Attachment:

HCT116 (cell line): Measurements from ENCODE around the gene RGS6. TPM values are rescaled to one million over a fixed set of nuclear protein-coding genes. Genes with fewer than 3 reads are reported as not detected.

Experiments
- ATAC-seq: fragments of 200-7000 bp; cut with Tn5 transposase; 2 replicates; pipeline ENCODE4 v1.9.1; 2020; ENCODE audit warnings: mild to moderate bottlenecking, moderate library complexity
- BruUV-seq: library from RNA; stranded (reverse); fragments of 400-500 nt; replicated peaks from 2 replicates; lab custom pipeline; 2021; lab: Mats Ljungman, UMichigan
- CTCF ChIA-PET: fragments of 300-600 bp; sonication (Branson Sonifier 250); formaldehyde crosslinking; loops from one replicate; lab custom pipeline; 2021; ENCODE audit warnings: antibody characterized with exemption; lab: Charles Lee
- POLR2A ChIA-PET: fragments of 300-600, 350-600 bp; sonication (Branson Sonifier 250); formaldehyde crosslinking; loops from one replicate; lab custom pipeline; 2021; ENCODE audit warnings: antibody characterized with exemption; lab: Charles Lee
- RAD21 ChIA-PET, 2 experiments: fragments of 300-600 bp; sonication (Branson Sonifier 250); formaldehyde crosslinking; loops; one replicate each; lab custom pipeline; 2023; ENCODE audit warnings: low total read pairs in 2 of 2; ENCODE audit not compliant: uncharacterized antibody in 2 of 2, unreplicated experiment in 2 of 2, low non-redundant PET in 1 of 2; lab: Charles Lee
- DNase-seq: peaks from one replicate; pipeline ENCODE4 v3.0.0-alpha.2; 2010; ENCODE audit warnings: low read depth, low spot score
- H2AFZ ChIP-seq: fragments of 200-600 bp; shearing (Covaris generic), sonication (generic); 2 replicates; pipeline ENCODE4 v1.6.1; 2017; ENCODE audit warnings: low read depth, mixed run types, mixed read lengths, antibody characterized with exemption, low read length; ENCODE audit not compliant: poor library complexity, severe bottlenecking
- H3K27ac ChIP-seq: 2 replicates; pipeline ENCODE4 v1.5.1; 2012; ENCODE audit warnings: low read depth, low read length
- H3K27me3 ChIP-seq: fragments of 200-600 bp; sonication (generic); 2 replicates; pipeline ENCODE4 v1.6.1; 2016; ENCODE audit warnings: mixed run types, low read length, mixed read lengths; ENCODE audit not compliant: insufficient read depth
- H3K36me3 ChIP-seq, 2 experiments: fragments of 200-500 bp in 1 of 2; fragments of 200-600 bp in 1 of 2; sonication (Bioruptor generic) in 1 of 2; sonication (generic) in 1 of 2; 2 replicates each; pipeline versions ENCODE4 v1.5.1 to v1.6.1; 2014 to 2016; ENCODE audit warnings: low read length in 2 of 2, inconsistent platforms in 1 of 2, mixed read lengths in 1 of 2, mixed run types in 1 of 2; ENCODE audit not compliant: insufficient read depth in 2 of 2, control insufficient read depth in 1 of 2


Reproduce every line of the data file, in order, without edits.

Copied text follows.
HCT116 (cell line): Measurements from ENCODE around the gene RGS6. TPM values are rescaled to one million over a fixed set of nuclear protein-coding genes. Genes with fewer than 3 reads are reported as not detected.

Experiments
- ATAC-seq: fragments of 200-7000 bp; cut with Tn5 transposase; 2 replicates; pipeline ENCODE4 v1.9.1; 2020; ENCODE audit warnings: mild to moderate bottlenecking, moderate library complexity
- BruUV-seq: library from RNA; stranded (reverse); fragments of 400-500 nt; replicated peaks from 2 replicates; lab custom pipeline; 2021; lab: Mats Ljungman, UMichigan
- CTCF ChIA-PET: fragments of 300-600 bp; sonication (Branson Sonifier 250); formaldehyde crosslinking; loops from one replicate; lab custom pipeline; 2021; ENCODE audit warnings: antibody characterized with exemption; lab: Charles Lee
- POLR2A ChIA-PET: fragments of 300-600, 350-600 bp; sonication (Branson Sonifier 250); formaldehyde crosslinking; loops from one replicate; lab custom pipeline; 2021; ENCODE audit warnings: antibody characterized with exemption; lab: Charles Lee
- RAD21 ChIA-PET, 2 experiments: fragments of 300-600 bp; sonication (Branson Sonifier 250); formaldehyde crosslinking; loops; one replicate each; lab custom pipeline; 2023; ENCODE audit warnings: low total read pairs in 2 of 2; ENCODE audit not compliant: uncharacterized antibody in 2 of 2, unreplicated experiment in 2 of 2, low non-redundant PET in 1 of 2; lab: Charles Lee
- DNase-seq: peaks from one replicate; pipeline ENCODE4 v3.0.0-alpha.2; 2010; ENCODE audit warnings: low read depth, low spot score
- H2AFZ ChIP-seq: fragments of 200-600 bp; shearing (Covaris generic), sonication (generic); 2 replicates; pipeline ENCODE4 v1.6.1; 2017; ENCODE audit warnings: low read depth, mixed run types, mixed read lengths, antibody characterized with exemption, low read length; ENCODE audit not compliant: poor library complexity, severe bottlenecking
- H3K27ac ChIP-seq: 2 replicates; pipeline ENCODE4 v1.5.1; 2012; ENCODE audit warnings: low read depth, low read length
- H3K27me3 ChIP-seq: fragments of 200-600 bp; sonication (generic); 2 replicates; pipeline ENCODE4 v1.6.1; 2016; ENCODE audit warnings: mixed run types, low read length, mixed read lengths; ENCODE audit not compliant: insufficient read depth
- H3K36me3 ChIP-seq, 2 experiments: fragments of 200-500 bp in 1 of 2; fragments of 200-600 bp in 1 of 2; sonication (Bioruptor generic) in 1 of 2; sonication (generic) in 1 of 2; 2 replicates each; pipeline versions ENCODE4 v1.5.1 to v1.6.1; 2014 to 2016; ENCODE audit warnings: low read length in 2 of 2, inconsistent platforms in 1 of 2, mixed read lengths in 1 of 2, mixed run types in 1 of 2; ENCODE audit not compliant: insufficient read depth in 2 of 2, control insufficient read depth in 1 of 2